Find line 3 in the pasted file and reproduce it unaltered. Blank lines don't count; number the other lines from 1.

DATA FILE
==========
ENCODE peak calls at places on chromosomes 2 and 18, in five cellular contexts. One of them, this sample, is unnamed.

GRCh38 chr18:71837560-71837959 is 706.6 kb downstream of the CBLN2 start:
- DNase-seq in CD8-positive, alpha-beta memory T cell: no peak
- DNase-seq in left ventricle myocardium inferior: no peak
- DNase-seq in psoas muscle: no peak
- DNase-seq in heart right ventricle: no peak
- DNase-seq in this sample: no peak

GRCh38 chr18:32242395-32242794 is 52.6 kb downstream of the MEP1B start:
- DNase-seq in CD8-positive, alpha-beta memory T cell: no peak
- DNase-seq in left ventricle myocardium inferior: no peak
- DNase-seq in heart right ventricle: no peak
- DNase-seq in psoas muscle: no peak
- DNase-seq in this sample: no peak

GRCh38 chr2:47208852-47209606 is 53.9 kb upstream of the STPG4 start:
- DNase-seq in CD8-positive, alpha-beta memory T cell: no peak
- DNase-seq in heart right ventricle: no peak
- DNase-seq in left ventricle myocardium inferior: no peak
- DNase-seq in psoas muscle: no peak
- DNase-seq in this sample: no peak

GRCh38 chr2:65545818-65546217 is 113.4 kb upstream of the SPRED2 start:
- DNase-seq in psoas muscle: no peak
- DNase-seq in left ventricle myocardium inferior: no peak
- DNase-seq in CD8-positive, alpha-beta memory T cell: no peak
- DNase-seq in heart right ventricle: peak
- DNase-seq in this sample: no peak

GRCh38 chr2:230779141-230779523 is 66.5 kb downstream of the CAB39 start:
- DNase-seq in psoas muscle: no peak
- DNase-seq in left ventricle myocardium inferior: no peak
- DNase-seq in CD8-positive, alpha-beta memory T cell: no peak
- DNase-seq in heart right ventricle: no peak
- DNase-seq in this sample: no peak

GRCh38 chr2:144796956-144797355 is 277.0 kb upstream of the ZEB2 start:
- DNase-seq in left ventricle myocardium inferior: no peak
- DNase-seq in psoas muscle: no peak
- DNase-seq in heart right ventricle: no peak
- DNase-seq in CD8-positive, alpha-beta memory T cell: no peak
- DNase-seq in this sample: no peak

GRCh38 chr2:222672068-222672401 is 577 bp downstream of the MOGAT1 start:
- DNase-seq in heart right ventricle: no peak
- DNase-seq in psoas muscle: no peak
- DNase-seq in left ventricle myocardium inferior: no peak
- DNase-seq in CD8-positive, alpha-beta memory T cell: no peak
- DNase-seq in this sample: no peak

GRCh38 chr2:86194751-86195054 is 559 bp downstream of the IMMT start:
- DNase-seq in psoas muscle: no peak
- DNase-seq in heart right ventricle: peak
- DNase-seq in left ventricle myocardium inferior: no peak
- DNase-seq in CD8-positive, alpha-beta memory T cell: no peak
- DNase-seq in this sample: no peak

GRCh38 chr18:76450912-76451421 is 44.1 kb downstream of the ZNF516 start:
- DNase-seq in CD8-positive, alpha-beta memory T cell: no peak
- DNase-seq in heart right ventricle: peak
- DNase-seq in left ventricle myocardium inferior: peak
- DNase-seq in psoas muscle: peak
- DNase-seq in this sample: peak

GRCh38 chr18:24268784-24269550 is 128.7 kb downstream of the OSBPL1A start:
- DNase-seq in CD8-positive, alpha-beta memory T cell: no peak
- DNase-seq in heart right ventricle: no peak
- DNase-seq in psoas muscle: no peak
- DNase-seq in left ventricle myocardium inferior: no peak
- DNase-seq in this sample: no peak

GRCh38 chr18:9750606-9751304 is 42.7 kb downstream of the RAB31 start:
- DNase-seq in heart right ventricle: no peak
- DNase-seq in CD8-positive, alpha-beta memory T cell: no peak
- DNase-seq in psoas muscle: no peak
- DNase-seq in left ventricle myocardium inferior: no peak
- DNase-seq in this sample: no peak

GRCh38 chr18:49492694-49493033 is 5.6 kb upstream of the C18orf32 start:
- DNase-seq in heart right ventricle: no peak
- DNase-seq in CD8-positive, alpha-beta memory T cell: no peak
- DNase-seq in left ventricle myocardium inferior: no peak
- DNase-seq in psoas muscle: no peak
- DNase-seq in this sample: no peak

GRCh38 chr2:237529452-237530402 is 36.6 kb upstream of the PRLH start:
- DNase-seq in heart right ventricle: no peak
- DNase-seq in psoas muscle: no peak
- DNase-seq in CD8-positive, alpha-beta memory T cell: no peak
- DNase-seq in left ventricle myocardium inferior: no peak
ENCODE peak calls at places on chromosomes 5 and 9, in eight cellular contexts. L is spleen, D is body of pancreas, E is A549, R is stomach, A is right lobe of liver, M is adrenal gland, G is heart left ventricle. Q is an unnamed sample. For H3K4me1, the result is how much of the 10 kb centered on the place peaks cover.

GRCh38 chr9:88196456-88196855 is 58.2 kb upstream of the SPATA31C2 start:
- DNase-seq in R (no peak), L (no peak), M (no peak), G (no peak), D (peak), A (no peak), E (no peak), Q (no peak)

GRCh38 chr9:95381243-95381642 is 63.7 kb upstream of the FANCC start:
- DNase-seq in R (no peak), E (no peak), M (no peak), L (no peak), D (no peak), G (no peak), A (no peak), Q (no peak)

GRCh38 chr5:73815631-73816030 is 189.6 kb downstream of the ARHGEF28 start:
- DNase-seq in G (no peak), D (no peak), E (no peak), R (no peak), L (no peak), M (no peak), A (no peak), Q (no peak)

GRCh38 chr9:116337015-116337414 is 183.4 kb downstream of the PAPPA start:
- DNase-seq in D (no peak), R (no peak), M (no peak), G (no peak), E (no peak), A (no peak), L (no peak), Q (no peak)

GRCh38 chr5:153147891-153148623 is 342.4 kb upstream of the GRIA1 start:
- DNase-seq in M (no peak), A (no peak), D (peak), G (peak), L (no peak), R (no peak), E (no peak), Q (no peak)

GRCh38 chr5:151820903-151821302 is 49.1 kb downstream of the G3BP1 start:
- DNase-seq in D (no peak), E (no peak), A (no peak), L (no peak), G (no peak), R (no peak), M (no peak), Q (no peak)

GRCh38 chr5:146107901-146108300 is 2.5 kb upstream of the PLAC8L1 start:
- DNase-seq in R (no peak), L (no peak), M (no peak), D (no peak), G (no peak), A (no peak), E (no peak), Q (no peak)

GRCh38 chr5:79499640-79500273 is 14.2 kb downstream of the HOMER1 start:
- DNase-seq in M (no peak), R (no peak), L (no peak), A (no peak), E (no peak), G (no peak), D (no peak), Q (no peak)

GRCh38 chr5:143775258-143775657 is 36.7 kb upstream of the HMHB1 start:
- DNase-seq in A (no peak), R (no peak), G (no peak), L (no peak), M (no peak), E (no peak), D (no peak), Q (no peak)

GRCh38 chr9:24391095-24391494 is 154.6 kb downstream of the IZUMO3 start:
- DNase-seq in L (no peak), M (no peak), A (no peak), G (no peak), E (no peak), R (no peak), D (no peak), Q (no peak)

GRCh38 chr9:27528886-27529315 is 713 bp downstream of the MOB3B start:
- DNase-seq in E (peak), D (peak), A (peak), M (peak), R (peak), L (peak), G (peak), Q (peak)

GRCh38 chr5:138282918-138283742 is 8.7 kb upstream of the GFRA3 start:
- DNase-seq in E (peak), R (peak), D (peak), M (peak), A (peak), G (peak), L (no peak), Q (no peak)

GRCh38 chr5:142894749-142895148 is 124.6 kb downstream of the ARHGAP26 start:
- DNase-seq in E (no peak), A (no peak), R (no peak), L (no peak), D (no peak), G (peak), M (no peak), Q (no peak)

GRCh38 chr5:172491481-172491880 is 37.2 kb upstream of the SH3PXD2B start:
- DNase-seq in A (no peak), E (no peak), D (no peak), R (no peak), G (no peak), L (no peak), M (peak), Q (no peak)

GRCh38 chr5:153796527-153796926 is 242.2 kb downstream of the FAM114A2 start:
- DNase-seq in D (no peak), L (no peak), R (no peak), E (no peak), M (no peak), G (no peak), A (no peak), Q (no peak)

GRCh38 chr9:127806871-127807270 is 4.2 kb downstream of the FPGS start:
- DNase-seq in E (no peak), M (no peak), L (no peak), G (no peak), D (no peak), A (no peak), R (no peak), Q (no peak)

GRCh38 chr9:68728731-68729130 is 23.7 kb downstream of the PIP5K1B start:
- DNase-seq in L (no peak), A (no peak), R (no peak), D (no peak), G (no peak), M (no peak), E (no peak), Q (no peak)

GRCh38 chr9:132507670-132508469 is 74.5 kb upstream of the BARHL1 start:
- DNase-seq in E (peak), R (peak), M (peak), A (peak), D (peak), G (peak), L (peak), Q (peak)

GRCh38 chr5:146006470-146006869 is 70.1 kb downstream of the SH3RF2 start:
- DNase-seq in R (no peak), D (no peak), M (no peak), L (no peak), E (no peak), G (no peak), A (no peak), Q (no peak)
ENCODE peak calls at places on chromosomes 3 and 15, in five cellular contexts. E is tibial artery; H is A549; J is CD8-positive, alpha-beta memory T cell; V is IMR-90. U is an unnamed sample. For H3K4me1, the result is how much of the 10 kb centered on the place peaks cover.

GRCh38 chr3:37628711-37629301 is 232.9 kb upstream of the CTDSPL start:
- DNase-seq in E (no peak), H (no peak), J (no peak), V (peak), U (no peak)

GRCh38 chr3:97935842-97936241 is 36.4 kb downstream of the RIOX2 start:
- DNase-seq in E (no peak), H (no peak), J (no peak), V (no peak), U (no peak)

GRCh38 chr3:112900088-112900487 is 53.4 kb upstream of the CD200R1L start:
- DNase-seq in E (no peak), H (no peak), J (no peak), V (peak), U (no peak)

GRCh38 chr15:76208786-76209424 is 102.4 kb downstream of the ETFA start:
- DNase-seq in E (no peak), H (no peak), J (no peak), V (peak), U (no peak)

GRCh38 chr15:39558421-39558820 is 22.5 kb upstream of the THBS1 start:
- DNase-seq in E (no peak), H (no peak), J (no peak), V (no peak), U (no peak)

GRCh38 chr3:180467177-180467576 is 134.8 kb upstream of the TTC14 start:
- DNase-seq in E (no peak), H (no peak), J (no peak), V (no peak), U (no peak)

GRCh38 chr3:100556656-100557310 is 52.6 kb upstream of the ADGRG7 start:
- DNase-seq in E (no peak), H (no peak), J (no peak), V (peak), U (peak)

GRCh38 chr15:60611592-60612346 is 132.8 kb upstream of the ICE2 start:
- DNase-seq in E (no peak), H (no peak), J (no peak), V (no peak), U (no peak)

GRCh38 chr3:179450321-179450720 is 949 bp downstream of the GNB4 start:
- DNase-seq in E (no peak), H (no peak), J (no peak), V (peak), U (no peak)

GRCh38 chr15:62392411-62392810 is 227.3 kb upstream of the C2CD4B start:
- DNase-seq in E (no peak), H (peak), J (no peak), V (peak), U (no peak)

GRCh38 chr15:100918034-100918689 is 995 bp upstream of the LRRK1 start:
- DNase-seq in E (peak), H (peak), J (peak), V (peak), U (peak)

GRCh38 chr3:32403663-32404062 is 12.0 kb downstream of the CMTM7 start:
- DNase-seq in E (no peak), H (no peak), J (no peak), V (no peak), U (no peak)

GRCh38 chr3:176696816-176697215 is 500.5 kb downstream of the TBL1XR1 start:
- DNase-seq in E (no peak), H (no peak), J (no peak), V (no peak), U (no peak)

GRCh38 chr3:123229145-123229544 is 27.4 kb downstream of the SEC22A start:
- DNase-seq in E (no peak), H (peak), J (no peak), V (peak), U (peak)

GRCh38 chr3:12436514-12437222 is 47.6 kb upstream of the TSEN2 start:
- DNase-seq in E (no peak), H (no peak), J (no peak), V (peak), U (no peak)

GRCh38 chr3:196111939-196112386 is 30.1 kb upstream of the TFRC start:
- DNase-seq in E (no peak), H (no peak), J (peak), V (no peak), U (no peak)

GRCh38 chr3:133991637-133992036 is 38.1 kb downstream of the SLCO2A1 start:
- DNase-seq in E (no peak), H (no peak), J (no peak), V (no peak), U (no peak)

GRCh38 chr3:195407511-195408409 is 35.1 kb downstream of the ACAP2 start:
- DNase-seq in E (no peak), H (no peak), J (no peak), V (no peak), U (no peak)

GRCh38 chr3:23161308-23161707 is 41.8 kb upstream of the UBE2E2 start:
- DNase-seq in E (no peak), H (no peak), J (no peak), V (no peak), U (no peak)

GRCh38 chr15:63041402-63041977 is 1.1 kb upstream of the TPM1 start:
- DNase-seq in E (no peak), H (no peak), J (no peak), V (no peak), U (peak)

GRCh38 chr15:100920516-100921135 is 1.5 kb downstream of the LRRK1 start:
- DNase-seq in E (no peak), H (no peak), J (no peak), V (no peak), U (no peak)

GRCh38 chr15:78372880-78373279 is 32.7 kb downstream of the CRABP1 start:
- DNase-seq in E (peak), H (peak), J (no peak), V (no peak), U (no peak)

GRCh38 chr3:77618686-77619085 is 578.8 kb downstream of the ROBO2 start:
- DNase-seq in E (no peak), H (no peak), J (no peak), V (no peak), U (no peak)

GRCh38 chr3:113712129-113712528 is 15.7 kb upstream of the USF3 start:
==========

- DNase-seq in CD8-positive, alpha-beta memory T cell: no peak